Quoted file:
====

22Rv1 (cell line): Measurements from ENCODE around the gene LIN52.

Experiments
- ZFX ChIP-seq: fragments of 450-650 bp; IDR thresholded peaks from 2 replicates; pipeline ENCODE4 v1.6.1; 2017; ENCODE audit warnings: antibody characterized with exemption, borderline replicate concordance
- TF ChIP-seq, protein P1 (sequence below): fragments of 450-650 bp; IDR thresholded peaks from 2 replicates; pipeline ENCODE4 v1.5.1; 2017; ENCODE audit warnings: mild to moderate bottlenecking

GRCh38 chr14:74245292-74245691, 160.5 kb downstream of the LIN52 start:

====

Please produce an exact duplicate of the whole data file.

22Rv1 (cell line): Measurements from ENCODE around the gene LIN52.

Experiments
- ZFX ChIP-seq: fragments of 450-650 bp; IDR thresholded peaks from 2 replicates; pipeline ENCODE4 v1.6.1; 2017; ENCODE audit warnings: antibody characterized with exemption, borderline replicate concordance
- TF ChIP-seq, protein P1 (sequence below): fragments of 450-650 bp; IDR thresholded peaks from 2 replicates; pipeline ENCODE4 v1.5.1; 2017; ENCODE audit warnings: mild to moderate bottlenecking

GRCh38 chr14:74245292-74245691, 160.5 kb downstream of the LIN52 start: